Posts Tagged ‘American Literature’

Emily St. John Mandel receives a tepid college try from the New York Times

So a writer, the creme of the byproduct of your civilization, has garnered a prime review at nytimes.com -> here

I cannot begin to moan and wail over such an unexciting ouevre -> here

If you are at all tangentially interfered with by themillions.com then please don’t bother, however if your senses have revolted from the pitter-patter of these tiny imprints I say, go on!

The fate of this volume will be the scourge of the unchosen, those MFA’s left in its wake. If we listen closely we hear a woman who has written a thing and been gladhanded most ungallantly. However the thing is, from the review directly, not exactly worthy of an eternal flame. We read that it starts with a charge and sputters over time. Ostensibly from an idea not a set piece. Cringing I read the words on the screen thinking how much a scandal a review can be that is truly mild. It almost pains ones efforts at life to believe in a peerage of colleagues treated so. How do these people partake in this production and analysis if the end result pardons her? My weary reader, ask not and want not, these are the things that must push my pen to react. How hard must we yearn and yodel for a solid work that plods and plots itself accordingly?  The meta of now is only a puddle, a puddle which seeks no greater body, that dries up and is restored to the heavens only to fall again and again with each week of this publication derelict of a sense of greater acts of creation. For when one has a vocation, we only injure ourselves when we inure against something of better wort.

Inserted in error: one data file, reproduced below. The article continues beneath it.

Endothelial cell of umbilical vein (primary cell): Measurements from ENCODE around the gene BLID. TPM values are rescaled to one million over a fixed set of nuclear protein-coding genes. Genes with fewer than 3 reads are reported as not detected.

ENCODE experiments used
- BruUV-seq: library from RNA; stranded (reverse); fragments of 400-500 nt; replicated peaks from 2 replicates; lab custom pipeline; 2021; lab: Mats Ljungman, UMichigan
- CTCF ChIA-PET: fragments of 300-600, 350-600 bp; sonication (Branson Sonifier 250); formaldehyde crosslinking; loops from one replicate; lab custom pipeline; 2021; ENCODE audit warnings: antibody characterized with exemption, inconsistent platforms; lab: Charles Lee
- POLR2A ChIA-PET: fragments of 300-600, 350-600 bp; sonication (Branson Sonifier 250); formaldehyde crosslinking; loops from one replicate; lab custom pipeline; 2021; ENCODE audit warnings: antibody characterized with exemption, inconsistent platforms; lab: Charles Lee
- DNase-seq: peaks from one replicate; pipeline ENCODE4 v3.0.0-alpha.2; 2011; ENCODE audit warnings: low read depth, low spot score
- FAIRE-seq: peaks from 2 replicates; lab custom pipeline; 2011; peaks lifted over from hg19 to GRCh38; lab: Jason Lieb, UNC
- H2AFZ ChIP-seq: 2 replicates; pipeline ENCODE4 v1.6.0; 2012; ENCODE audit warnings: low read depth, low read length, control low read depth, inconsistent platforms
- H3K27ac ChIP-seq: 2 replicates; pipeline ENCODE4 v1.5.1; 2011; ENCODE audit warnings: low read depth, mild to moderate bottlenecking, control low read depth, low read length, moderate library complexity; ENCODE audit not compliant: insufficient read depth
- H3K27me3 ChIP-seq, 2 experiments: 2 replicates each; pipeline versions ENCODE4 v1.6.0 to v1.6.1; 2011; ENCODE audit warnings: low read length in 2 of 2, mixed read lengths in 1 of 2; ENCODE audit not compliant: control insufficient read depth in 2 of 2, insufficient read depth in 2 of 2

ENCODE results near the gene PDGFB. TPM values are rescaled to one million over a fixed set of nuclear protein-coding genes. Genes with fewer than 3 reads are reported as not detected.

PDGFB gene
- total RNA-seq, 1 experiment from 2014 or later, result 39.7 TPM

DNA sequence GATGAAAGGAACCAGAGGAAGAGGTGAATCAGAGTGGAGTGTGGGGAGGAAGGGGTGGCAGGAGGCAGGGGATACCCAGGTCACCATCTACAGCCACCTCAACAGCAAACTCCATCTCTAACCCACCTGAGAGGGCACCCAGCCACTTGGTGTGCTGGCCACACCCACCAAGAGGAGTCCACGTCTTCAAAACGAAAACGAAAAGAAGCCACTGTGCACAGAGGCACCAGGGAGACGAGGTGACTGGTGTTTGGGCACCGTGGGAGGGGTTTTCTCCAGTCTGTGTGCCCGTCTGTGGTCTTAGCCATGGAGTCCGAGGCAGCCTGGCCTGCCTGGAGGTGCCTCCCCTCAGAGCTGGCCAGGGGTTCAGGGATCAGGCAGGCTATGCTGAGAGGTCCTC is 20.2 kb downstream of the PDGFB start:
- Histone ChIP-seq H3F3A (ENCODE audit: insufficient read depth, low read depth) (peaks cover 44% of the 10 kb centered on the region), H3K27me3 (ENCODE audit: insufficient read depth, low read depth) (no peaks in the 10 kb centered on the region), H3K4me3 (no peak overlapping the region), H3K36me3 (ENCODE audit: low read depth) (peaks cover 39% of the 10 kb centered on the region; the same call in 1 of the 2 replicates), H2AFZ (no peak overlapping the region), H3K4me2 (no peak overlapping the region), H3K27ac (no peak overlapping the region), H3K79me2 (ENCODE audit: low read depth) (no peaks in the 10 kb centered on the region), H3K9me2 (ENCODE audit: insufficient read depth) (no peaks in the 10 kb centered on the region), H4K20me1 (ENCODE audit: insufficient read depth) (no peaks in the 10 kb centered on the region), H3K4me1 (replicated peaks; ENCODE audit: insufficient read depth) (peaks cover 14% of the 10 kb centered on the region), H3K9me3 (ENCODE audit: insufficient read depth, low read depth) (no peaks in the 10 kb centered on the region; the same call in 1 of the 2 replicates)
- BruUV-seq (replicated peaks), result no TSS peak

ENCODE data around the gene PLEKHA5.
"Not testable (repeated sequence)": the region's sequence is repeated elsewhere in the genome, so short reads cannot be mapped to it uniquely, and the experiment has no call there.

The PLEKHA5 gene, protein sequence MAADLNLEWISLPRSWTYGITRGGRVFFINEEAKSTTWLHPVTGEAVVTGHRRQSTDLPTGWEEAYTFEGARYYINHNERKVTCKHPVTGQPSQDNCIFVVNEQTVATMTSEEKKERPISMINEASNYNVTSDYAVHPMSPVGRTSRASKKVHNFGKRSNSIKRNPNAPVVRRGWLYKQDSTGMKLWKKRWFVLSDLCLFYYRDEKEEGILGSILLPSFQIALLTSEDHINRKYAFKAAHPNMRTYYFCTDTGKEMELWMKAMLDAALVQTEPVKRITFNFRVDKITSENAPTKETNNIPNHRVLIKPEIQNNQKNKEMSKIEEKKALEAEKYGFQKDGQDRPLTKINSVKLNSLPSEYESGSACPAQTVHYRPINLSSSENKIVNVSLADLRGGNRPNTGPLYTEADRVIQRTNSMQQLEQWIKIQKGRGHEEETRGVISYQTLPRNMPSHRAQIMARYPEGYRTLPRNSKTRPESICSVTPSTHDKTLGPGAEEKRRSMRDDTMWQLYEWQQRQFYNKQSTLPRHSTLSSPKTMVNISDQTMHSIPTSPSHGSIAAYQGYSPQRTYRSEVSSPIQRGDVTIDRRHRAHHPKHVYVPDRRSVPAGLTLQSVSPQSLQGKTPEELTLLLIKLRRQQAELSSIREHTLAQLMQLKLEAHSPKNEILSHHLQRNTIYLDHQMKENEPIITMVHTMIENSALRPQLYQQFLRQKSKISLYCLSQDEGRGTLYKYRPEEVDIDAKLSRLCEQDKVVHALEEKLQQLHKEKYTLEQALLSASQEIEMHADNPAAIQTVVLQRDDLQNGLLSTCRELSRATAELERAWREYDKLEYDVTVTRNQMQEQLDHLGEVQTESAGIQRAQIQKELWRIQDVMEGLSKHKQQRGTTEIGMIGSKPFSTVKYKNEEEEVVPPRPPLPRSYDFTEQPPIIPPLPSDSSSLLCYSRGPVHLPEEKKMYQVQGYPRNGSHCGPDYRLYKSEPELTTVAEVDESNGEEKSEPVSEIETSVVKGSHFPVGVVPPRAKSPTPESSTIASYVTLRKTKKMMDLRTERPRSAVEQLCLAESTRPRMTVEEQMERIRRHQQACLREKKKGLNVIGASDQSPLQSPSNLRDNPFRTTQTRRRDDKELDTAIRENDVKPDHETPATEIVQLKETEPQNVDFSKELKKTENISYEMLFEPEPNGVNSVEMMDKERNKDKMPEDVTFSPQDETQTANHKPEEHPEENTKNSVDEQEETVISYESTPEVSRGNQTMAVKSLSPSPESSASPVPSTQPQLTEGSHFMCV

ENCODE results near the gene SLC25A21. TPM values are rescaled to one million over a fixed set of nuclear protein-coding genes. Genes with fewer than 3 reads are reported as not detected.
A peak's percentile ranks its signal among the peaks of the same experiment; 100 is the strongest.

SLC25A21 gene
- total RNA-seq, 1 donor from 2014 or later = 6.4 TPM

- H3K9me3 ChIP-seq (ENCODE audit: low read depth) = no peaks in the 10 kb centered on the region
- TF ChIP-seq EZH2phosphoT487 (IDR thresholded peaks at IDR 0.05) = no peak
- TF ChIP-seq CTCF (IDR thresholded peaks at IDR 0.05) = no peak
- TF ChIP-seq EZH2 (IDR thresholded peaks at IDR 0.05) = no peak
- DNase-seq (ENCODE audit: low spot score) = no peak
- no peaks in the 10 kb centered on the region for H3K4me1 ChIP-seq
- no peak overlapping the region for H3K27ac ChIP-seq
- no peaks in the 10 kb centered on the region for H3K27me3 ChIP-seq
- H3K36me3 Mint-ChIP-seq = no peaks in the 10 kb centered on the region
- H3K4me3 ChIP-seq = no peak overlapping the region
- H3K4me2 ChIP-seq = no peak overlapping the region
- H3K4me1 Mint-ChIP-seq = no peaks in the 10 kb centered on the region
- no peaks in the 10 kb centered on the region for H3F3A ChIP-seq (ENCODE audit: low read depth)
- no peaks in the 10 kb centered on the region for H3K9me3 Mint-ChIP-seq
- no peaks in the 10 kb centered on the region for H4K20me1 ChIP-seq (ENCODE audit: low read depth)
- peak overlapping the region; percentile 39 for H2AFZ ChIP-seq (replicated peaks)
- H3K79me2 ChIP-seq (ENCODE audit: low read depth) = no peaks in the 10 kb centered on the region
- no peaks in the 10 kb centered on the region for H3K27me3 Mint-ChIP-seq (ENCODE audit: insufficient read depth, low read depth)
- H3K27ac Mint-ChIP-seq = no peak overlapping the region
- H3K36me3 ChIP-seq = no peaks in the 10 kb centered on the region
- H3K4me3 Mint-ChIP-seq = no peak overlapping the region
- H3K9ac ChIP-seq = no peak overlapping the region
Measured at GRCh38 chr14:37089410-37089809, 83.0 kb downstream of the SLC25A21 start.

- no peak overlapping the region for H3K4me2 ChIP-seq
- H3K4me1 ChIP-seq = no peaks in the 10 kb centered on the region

For the lest to see.

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Where a review is held up to the light for translucence, opacity, or transparency..

The death of Elmore Leonard had the Times Literary Supplement combing their archives for any evidence of his existence.  They came up with a slight compendium of allusive articles to Mr. Leonard.

Here is the listing with compulsory hyperlinks:



Here is the review proper:


Besides a gush of worship for Raymond Chandler in the first half of the review, the critic sort of skims over the catalogue of works the TLS had ignored for the prior x years of his career. The reviewer makes it clear that Chandler was in Candyland and that Leonard resides in the slums of Atlantic City-esque holes. Apart from that I was never really impelled toward a Leonard work and this mishmash of a review doesn’t compel one to the task either.